I asked Gongna Tulku what Rinpoche had meant by “should I or shouldn’t I?” He explained that Rinpoche’s father would do things like force his wife to offer her dzi necklaces, coral, and other precious stones to the lama (meaning himself), then sell everything off, including his tents, homes, and belongings so he could live as a homeless ascetic. “From now on,” he would say, “I want to be a wanderer without any possessions.” But at other times, he would act like a high lama and acquire many tents, a home, and all the usual trappings of wealth and position. He often appeared to crave and be enormously attached to riches and material possessions, and if thieves from Gonjo and Rekhe stole any of his animals, he wouldn’t hesitate to destroy them with black magic.
Rinpoche said, “The ultimate deity, the actual yidam of our household, Serpa Tsang, was Dudul Dorje’s Vajrakilaya. Our private protector was Zhingkyong. But it was Zhingkyong’s attendants who carried out the activities. The power of my father’s black magic was unassailable! He must have used it to kill a great many people because the inhabitants of Gonjo and Rekhe were known to live in fear of the sorcery practiced by the Serpa household.”
One day, said Rinpoche, his father would wear a long-sleeved robe; the next, a white lower robe and striped shawl; and on the third day, he would wear robes and shawls of the finest cotton. Sometimes he wore his hair long and wrapped it in a blue cloth so his head looked blue; at others, he wore a red cloth and his head looked red. But he always tucked the phurba that had belonged to Dudul Dorje into his waistband in exactly the same way Dudul Dorje had always worn it. Although rituals involving blazing tormas, and so on, are not widely practiced, Rinpoche said his father delighted in performing extremely wrathful rituals and did so repeatedly. He would throw his phurba after each of the blazing tormas he tossed, and if the torma did not turn around he would repeat the ritual the next day.
This man, Gyurme Tsewang Chokdrup, who appears as Gyurme Tsewang Gyatso in the Great Biography, son of the old Tertön of Ser and a descendant of Dudul Dorje, was Jamyang Khyentse Chökyi Lodrö’s father. Gongna Tulku said he heard all this from Rinpoche’s own lips.
I asked Dilgo Khyentse if it was true that of Gyurme Tsewang Chokdrup’s two sons, it was Tersey Chime who relished wrathful activities, while Rinpoche practiced them less. He said no, it wasn’t true; Rinpoche also engaged in wrathful activity. He was never complacent about any kind of wrongdoing and would always practice a wrathful fire puja to purify even the slightest injury to Buddhadharma or the Khyentse lineage.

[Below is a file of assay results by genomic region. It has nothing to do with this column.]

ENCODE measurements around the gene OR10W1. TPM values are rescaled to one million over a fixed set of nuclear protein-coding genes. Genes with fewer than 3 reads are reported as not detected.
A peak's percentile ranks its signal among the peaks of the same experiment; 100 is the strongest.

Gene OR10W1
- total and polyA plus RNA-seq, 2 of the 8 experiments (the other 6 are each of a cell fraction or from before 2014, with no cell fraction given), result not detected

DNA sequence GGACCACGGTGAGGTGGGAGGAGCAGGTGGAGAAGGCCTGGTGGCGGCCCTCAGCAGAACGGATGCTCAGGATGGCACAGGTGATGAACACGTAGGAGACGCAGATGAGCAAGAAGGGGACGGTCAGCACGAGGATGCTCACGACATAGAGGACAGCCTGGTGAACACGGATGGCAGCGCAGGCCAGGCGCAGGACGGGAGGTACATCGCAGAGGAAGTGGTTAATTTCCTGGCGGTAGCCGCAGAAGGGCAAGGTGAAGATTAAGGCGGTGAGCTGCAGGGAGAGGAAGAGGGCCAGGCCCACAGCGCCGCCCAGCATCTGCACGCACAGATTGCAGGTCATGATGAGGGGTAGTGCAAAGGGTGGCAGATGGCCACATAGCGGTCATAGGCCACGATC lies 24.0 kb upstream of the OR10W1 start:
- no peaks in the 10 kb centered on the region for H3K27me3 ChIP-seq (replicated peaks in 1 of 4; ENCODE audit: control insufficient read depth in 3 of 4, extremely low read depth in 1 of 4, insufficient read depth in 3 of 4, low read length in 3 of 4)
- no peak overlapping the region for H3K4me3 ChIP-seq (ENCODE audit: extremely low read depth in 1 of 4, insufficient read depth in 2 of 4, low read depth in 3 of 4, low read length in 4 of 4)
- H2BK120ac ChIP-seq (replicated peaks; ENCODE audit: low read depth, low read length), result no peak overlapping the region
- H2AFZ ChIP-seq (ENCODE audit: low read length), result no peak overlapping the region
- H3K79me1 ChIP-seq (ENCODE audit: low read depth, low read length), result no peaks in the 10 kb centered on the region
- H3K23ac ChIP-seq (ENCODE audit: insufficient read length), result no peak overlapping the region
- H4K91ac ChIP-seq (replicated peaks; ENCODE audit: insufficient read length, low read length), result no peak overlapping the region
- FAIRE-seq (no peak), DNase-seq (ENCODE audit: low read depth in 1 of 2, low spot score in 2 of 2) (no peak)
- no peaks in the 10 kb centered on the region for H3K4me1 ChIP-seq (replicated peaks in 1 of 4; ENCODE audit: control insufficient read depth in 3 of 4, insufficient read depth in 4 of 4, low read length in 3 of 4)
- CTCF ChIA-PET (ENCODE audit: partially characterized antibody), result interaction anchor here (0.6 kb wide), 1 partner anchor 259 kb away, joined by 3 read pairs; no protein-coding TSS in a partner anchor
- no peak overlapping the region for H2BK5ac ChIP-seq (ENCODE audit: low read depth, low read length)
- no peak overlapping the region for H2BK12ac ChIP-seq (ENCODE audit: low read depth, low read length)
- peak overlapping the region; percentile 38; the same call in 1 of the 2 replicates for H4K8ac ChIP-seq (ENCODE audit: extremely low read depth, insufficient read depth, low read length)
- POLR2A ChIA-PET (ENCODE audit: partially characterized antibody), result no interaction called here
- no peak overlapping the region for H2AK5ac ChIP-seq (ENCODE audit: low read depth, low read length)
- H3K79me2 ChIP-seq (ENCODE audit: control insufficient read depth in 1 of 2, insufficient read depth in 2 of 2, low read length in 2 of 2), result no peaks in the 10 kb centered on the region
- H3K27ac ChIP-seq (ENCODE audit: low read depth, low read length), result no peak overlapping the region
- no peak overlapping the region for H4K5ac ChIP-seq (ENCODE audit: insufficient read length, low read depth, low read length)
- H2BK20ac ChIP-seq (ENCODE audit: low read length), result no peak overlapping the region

Khyentse Chökyi Lodrö’s Mother
I’ve heard it said that Rinpoche’s mother’s family was from Amdo and that she was a descendent of the great master Sergyi Chadral. But women are rarely spoken of in Tibetan culture, and no one I’ve talked to has been able to confirm who her parents were or even the name of her family. Yet she was a reincarnation of the dakini Shaza Khamoche. Rinpoche told Dilgo Khyentse that in the latter part of his life, long after she had passed away, she sometimes appeared to him in visions and made prophecies. But apart from Dilgo Khyentse mentioning in his Great Biography that she was endowed with all the characteristics of a dakini, no one has been able to identify with any certainty into which family she was born.
After his mother passed away, Khyentse Chökyi Lodrö asked Adzom Drukpa and many other lamas to do divinations about her next rebirth. The lamas said it looked as though she had committed a number of minor samaya transgressions and that as many Vajrasattva practices as possible should be done for her. According to Rinpoche, his mother had been a very noble being, but having endured the extreme hardship of living with a man who never ceased to behave in the most peculiar manner, it had been impossible for her to avoid breaking samaya.
Khyentse Chökyi Lodrö’s Nephew and Secretary
I asked many people about who had fathered Chakdzö Tsewang Paljor. Tashi Namgyal wasn’t sure and said, “Isn’t he the son of Rinpoche’s sister?” But it turns out that he was the son of Chökyi Lodrö’s elder brother Dudul, who was both a layperson and a tantric practitioner. It was Gongna Tulku who gave me a detailed explanation of his family lineage.
From The Life and Times of Jamyang Khyentse Chökyi Lodrö by Dilgo Khyentse Rinpoche.
English translation © 2017 by Dzongsar Jamyang Khyentse.
Reprinted in arrangement with Shambhala Publications, Inc. Boulder, CO www.shambhala.com